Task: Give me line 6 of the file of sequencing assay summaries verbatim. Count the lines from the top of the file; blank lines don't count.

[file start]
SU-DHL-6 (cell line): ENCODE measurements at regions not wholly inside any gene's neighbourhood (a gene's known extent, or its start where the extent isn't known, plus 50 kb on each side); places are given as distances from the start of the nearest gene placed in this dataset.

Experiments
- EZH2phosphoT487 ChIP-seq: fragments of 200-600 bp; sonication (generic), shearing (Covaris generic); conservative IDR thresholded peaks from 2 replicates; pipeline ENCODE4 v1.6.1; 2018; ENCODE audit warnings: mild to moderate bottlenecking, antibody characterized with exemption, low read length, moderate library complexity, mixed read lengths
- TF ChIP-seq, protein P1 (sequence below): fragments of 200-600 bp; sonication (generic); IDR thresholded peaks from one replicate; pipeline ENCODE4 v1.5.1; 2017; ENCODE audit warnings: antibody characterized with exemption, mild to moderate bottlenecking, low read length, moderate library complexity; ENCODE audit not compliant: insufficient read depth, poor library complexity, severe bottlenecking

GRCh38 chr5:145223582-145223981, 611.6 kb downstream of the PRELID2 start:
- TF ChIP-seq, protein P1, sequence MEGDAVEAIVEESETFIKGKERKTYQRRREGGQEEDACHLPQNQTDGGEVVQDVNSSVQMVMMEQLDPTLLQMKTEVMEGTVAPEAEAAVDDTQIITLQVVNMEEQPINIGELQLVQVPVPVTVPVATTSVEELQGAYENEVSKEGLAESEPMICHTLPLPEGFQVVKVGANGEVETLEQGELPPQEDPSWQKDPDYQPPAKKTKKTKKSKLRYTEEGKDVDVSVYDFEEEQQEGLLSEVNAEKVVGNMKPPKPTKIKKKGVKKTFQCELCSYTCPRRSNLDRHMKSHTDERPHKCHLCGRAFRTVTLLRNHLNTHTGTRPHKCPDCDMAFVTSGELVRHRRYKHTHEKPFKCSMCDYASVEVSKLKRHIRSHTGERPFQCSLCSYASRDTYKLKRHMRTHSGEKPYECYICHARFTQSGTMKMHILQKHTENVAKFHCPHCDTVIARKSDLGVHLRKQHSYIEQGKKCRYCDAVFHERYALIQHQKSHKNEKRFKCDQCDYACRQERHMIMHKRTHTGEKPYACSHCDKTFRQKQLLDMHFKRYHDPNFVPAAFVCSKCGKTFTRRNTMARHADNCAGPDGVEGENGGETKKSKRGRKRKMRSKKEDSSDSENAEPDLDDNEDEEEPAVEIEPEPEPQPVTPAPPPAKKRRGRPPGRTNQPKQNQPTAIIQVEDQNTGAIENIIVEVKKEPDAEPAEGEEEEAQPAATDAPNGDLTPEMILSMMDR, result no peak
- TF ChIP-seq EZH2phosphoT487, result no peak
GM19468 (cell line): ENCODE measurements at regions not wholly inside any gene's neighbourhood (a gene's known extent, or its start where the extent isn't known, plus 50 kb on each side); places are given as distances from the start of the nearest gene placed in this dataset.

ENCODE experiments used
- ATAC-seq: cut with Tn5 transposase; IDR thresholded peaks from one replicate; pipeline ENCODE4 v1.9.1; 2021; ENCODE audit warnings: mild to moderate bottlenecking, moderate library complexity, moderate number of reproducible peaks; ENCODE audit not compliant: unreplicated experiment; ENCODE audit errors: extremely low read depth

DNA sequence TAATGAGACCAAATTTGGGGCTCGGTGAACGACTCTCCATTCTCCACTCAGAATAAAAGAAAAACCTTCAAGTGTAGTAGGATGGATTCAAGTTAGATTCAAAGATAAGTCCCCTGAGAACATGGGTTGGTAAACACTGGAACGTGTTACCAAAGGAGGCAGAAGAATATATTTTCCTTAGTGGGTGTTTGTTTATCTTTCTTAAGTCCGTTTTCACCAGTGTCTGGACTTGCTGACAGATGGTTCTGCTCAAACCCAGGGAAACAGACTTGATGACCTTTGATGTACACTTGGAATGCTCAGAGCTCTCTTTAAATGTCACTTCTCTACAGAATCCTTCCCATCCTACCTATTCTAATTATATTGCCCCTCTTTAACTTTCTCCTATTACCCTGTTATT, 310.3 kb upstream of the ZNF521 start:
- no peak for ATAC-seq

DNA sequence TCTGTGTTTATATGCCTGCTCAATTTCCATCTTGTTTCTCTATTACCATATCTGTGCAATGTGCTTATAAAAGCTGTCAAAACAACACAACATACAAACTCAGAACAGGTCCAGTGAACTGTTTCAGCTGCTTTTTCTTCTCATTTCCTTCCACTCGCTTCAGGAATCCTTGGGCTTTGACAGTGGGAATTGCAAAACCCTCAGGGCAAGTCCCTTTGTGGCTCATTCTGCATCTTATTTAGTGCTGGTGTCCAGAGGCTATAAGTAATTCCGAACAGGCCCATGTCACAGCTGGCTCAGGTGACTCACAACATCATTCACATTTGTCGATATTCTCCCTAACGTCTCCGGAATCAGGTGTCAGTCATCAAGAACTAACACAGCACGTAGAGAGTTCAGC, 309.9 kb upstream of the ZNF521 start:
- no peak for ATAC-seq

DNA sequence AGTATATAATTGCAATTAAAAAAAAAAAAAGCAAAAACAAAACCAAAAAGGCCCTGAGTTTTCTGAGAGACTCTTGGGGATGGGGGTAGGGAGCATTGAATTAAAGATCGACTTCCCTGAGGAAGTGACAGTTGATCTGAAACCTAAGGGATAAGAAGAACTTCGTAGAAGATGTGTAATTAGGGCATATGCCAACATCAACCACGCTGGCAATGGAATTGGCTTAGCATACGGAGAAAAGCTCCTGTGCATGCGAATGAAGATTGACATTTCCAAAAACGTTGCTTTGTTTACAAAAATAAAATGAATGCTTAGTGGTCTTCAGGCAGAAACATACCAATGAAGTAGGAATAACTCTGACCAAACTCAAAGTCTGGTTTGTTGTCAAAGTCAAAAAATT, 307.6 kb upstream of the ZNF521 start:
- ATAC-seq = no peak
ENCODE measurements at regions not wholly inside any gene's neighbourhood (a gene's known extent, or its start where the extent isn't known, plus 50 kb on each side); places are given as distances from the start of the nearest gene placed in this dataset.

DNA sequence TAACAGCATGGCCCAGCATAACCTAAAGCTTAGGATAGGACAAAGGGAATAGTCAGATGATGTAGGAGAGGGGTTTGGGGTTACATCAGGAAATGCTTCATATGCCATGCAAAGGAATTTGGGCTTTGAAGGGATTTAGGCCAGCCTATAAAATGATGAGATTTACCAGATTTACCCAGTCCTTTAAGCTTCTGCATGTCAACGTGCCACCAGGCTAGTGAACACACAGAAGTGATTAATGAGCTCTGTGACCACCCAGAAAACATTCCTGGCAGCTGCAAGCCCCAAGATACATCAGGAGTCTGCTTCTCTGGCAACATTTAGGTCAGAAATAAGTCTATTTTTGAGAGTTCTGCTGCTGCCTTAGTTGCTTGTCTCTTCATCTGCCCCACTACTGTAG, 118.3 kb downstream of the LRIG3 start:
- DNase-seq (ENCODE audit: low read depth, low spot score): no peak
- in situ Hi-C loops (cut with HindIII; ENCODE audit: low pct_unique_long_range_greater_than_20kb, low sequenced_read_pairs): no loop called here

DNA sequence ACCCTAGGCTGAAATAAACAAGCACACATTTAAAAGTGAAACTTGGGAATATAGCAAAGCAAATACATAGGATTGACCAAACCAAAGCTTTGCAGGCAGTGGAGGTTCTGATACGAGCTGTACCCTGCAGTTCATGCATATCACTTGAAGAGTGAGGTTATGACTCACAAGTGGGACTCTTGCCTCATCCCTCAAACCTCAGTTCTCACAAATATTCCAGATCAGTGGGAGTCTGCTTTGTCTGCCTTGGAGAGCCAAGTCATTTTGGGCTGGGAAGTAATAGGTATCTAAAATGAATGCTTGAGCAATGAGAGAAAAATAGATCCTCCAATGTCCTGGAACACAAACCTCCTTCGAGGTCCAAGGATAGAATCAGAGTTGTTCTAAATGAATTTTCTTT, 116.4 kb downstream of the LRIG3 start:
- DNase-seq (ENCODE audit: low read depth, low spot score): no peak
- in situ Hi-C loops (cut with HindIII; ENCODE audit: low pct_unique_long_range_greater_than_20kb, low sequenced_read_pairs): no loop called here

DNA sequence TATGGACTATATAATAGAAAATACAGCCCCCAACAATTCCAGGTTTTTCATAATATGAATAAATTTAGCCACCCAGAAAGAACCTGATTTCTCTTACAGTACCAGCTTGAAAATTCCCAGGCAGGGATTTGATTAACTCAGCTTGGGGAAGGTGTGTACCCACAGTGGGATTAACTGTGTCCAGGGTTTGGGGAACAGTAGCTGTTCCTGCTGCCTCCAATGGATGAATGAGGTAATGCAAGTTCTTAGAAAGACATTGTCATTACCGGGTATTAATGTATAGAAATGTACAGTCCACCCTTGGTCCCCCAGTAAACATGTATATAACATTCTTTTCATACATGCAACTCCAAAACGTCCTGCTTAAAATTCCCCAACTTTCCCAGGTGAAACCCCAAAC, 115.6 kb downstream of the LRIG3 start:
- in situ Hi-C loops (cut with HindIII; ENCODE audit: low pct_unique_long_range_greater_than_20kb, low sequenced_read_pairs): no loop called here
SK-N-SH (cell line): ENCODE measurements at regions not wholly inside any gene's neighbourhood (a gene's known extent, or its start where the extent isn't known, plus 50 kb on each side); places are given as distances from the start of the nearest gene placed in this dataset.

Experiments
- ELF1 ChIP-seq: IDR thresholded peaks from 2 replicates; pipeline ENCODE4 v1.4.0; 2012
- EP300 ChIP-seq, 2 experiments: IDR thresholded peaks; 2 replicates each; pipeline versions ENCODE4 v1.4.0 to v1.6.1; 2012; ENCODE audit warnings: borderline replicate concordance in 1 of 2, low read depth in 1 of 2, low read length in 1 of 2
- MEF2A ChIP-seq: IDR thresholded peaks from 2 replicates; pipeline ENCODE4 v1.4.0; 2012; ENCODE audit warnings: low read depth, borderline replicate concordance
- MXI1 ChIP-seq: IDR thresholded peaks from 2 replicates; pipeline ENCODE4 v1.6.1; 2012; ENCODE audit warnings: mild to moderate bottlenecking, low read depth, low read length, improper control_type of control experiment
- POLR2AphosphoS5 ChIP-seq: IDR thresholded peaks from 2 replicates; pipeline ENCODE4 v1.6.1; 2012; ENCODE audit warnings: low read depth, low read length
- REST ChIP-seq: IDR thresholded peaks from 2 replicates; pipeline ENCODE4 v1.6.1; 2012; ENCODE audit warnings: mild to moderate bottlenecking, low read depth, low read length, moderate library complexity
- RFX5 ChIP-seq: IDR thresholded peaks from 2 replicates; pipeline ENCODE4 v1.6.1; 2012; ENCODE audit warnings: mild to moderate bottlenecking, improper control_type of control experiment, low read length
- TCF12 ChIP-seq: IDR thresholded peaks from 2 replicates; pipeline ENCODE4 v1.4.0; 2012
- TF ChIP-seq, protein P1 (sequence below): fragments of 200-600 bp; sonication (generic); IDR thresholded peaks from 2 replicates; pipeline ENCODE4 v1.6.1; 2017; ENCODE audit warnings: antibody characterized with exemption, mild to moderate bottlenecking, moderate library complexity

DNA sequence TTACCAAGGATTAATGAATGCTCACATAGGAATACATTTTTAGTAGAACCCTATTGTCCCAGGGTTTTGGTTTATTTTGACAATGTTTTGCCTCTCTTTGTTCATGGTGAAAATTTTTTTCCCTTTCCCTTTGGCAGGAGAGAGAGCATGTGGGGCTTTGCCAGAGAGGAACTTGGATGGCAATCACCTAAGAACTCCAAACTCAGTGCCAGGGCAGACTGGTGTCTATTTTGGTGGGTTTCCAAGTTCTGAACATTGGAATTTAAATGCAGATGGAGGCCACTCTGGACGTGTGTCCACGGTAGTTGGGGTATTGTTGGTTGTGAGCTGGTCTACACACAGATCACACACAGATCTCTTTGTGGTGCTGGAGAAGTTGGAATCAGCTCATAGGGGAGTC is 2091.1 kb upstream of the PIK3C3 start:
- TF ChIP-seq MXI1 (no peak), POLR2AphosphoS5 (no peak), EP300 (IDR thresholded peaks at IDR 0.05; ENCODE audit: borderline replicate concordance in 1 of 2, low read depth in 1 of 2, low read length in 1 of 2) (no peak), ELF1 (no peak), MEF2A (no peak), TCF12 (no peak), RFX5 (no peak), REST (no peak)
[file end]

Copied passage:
- TF ChIP-seq, protein P1, sequence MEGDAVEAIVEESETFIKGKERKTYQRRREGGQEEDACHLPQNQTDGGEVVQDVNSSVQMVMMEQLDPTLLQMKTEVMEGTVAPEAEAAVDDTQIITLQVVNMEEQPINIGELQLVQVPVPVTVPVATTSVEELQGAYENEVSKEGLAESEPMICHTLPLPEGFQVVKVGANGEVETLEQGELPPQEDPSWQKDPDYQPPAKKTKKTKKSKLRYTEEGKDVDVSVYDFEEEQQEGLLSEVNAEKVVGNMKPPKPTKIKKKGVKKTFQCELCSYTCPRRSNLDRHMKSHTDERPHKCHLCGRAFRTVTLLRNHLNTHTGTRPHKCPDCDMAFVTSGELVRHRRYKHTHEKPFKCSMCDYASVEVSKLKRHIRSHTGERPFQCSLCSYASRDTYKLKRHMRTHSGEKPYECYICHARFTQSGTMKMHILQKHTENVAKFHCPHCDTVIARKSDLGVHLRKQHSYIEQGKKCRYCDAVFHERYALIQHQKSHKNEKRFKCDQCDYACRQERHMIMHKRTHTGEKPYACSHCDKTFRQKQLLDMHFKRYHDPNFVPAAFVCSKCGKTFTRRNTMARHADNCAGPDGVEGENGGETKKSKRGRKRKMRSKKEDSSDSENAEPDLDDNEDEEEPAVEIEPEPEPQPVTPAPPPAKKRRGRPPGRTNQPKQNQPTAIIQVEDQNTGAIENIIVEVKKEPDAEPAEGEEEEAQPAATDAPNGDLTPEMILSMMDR, result no peak